OSCE's election coordinator Ed Van Thijn on 24 September said he will recommend that the 14 September vote be certified. He admitted that the ballot was not "free or fair" but denied that there was "fraud or manipulation...of sufficient magnitude to affect the [results of the] elections." He added, however, that freedom of movement and association will have to be ensured before local elections can be held and that the nagging problem of voter registration lists will have to be solved as well, Onasa reported. This means that the local elections could be postponed until early 1997, the BBC noted. -- Patrick Moore

Parties now have 72 hours to protest the results, after which the OSCE has another 72 hours to consider those complaints. Challenges have already come from the Muslim Party of Democratic Action. AFP quoted Biljana Plavsic, acting president of the Republika Srpska, as claiming on 24 September that "the figures have been adjusted in order to answer the political needs of some. This adjustment has been accomplished with the help of illegal ballots that the electoral commission of the Republika Srpska was unable to check. The Republika Srpska cannot accept a revision of the results relying on these mysterious ballots." -- Patrick Moore

Proceedings begin again on 25 September in Zagreb against Viktor Ivancic, the editor in chief of Feral Tribune, and Marinko Culic, who writes for the same outspoken satirical weekly. The trial resumes after a three-month break in what is widely seen as a test for the new press law, which allows the government to silence and jail journalists by claiming that they slandered high officials or revealed "state secrets." The two men are accused of defaming President Franjo Tudjman, international media noted. Croatia has been widely criticized for the vague new legislation, and there were some expectations that the charges would be quietly dropped during the recess. Opponents of the law charge that by providing special protection from criticism for the five top government officials, the measure violates the constitution, which guarantees equality before the law for all citizens. -- Patrick Moore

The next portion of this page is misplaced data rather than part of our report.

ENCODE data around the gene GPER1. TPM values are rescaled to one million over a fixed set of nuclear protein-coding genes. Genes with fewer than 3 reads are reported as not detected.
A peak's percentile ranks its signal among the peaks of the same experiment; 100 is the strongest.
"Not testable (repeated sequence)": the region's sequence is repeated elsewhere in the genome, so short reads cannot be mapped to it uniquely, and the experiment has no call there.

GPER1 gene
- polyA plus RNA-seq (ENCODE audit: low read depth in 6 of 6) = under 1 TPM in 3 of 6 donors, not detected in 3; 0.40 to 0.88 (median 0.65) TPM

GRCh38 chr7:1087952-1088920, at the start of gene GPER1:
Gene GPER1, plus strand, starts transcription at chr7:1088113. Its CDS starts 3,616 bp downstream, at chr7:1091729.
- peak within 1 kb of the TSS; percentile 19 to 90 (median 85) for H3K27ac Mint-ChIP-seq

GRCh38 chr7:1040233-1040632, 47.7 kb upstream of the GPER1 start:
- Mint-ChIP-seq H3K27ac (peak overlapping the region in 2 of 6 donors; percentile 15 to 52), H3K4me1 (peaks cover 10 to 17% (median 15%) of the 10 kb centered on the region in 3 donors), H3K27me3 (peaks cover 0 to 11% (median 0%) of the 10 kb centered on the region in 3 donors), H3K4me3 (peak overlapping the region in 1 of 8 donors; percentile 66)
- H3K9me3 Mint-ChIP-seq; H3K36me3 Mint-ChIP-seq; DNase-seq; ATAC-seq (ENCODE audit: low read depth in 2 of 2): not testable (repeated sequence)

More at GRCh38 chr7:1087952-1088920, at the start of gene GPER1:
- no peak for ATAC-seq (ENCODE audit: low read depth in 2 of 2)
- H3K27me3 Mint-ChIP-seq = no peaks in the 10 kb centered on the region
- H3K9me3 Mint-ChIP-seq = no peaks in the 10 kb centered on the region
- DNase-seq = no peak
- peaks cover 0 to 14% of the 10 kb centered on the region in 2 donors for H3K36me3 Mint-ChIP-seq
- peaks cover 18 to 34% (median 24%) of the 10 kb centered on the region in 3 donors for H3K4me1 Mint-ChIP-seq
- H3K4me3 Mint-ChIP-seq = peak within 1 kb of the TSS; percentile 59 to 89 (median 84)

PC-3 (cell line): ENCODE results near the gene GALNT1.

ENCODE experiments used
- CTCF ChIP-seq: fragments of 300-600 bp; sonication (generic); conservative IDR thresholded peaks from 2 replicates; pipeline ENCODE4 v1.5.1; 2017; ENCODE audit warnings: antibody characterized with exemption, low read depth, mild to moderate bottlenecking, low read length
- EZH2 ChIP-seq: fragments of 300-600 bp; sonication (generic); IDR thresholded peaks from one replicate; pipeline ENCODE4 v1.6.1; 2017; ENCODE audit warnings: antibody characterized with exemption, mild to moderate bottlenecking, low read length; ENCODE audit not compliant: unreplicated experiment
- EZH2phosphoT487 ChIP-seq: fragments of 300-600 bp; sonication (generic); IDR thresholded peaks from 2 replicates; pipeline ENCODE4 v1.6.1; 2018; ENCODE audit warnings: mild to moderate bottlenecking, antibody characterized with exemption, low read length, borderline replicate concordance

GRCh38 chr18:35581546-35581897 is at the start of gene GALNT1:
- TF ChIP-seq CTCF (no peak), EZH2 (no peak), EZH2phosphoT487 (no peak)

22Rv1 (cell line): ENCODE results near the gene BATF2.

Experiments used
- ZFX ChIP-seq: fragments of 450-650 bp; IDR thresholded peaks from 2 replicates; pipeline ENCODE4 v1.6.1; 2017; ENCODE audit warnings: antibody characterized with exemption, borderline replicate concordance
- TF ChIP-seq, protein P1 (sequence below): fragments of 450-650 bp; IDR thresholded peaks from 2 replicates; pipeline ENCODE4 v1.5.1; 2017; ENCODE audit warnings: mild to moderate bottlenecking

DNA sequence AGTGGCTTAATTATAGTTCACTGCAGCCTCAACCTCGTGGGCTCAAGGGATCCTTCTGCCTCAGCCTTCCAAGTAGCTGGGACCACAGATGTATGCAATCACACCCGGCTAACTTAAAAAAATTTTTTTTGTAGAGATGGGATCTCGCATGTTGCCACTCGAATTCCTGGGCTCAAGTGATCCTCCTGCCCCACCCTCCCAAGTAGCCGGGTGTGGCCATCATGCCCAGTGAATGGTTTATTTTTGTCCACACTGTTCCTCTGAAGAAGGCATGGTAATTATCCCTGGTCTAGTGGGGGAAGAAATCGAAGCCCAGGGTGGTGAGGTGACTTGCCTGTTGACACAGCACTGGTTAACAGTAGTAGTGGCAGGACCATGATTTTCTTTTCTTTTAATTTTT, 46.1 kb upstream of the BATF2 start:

Dragoslav Avramovic has been asked to head the list of the Zajedno (Together) coalition, which consists of the Serbian Renewal Movement, the Democratic Party, and the Serbian Civic League, in the 3 November federal elections, Nasa Borba reported on 25 September. Avramovic, who is expected to announce tomorrow whether he will accept, initiated economic reforms in 1994. He is regarded by opposition politicians as one of the few public figures who may appeal to enough voters to oust the ruling Socialist Party of Serbia. -- Stan Markotich

Judge Konrad Rebernik was unhurt after a bomb exploded near his Maribor home on 24 September, local media reported. Rebernik's wife, however, was rushed to hospital for treatment for serious but unspecified injuries resulting from the incident. This is the first time a senior member of the Slovenian judiciary has been the target of such action. Rebernik is head of Maribor's regional criminal court and has been involved in criminal law for the past seven years. -- Stan Markotich